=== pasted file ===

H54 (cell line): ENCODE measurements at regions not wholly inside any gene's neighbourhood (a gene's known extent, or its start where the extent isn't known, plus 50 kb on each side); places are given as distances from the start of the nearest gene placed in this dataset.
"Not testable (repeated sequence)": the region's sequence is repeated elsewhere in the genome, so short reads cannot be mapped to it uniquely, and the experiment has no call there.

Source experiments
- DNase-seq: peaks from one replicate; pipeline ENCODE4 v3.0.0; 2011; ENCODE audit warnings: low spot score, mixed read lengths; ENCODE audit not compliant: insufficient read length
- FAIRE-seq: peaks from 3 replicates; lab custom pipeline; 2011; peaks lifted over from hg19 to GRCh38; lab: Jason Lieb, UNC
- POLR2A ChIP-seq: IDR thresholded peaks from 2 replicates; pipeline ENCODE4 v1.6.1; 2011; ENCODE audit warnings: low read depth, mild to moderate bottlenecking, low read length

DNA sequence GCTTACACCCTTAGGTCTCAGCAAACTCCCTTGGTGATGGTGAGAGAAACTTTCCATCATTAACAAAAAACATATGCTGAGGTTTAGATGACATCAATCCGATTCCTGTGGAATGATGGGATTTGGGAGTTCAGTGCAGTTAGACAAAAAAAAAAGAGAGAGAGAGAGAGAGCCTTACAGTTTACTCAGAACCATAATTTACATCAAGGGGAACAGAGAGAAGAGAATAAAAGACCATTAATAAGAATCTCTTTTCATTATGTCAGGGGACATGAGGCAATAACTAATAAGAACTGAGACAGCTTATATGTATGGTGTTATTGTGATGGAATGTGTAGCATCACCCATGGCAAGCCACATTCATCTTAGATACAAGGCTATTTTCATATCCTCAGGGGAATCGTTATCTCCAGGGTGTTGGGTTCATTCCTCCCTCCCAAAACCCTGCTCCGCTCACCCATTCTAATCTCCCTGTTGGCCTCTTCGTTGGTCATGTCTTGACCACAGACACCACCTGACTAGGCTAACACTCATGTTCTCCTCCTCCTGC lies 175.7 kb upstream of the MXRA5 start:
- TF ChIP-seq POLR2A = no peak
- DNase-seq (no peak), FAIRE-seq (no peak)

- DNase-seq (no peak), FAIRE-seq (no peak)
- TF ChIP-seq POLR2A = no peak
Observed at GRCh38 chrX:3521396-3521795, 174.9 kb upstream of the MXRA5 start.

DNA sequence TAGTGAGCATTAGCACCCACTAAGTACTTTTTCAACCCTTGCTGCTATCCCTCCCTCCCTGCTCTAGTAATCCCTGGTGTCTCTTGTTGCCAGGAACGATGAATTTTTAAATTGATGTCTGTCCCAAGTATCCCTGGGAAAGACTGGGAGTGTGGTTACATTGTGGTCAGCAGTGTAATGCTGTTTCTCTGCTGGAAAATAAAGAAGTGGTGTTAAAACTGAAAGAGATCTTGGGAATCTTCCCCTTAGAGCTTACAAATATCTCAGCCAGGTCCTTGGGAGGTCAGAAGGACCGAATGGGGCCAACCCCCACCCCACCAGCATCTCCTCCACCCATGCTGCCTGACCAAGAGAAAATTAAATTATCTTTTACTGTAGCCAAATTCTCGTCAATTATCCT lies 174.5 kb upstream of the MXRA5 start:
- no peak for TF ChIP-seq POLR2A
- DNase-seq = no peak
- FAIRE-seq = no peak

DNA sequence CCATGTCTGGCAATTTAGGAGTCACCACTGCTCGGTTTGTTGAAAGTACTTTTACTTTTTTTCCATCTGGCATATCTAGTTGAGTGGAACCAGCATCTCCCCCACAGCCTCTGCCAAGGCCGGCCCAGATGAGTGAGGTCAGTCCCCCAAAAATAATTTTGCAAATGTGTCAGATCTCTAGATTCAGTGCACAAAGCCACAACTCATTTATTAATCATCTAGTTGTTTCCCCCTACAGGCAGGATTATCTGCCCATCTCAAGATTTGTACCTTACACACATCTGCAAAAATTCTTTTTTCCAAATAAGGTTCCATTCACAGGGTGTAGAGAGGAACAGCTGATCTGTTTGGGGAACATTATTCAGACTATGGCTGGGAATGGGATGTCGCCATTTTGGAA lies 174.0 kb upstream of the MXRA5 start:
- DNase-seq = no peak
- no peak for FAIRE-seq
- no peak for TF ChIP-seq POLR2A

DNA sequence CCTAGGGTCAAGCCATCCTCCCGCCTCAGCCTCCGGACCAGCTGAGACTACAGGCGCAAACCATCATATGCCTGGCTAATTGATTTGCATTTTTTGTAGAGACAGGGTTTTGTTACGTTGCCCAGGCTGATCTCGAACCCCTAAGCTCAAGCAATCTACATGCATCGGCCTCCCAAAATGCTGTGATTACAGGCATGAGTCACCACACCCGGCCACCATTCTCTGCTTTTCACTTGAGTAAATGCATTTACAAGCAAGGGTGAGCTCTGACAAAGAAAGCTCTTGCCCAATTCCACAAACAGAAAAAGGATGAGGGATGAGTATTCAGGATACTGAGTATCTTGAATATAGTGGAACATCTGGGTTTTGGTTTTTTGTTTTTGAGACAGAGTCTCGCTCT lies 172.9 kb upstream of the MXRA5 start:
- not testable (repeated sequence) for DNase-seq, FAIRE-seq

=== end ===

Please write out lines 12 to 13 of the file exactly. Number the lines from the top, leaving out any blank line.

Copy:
Observed at GRCh38 chrX:3521396-3521795, 174.9 kb upstream of the MXRA5 start.

DNA sequence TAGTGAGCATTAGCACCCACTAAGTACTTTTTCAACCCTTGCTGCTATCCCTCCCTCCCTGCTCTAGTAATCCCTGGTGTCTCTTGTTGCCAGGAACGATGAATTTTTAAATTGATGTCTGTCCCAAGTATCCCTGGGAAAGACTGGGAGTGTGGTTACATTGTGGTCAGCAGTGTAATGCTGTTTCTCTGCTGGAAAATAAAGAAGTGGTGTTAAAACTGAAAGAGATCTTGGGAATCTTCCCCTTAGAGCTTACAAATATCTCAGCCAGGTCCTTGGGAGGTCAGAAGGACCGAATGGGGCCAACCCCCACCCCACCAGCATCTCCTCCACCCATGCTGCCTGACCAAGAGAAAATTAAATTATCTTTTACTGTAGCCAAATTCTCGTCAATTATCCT lies 174.5 kb upstream of the MXRA5 start: